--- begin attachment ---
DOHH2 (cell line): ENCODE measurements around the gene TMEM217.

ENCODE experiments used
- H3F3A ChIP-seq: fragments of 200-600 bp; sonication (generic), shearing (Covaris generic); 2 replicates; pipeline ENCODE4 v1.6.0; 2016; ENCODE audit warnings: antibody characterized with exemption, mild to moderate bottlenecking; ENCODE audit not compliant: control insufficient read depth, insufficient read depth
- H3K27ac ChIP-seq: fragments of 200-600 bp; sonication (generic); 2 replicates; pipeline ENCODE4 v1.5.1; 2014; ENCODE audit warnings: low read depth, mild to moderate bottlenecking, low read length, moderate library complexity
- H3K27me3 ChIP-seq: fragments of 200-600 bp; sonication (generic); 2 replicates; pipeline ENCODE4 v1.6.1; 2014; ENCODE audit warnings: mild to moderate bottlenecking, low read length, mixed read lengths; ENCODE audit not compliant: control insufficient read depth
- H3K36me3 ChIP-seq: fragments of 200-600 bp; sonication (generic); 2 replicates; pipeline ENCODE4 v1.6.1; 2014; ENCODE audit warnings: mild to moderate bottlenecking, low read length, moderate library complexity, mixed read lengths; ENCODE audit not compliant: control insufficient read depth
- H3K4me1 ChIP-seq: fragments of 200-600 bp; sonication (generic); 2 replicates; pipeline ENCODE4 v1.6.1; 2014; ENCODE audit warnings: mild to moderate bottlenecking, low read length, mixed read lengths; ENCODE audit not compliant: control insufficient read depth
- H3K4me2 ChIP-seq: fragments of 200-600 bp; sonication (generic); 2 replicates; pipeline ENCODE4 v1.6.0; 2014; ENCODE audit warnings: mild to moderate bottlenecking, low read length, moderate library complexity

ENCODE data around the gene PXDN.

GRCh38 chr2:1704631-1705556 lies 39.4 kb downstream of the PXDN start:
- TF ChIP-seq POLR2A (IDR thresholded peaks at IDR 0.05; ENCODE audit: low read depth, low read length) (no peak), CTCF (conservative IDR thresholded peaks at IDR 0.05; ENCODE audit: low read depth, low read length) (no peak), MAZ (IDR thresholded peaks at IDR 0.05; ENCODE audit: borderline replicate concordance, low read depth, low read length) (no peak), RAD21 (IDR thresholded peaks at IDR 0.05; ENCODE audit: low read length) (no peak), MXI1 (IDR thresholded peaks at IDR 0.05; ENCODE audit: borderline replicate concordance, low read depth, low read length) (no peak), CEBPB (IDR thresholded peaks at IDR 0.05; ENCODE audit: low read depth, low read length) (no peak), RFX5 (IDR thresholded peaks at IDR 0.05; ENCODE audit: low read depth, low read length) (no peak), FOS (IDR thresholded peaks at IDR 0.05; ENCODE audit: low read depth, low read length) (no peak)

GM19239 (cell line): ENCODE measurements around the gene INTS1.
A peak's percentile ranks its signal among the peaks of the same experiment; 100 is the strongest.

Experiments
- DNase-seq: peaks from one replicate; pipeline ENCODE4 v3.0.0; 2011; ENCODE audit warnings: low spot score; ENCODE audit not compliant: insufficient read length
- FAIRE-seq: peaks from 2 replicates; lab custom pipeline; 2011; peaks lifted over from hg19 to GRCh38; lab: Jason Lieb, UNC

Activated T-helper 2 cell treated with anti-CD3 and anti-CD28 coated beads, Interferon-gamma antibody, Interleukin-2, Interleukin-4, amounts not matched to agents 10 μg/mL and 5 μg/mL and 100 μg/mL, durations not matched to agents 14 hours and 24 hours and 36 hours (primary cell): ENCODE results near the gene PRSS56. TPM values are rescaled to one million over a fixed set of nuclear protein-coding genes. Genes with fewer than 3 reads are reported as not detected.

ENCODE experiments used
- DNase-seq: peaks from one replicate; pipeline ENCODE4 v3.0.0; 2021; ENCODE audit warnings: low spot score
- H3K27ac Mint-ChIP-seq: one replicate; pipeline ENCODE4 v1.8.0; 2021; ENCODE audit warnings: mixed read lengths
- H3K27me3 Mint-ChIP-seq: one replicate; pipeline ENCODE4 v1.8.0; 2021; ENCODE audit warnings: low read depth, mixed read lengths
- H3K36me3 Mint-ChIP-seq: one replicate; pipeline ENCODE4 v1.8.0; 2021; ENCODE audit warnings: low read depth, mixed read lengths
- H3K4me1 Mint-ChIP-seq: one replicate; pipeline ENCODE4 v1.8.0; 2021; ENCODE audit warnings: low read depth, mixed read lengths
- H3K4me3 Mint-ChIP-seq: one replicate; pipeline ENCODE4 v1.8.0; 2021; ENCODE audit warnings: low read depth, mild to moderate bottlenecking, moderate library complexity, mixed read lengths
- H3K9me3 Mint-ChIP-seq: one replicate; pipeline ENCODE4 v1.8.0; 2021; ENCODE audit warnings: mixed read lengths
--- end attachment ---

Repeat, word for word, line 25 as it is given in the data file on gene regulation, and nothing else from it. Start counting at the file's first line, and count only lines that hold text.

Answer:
- H3K9me3 Mint-ChIP-seq: one replicate; pipeline ENCODE4 v1.8.0; 2021; ENCODE audit warnings: mixed read lengths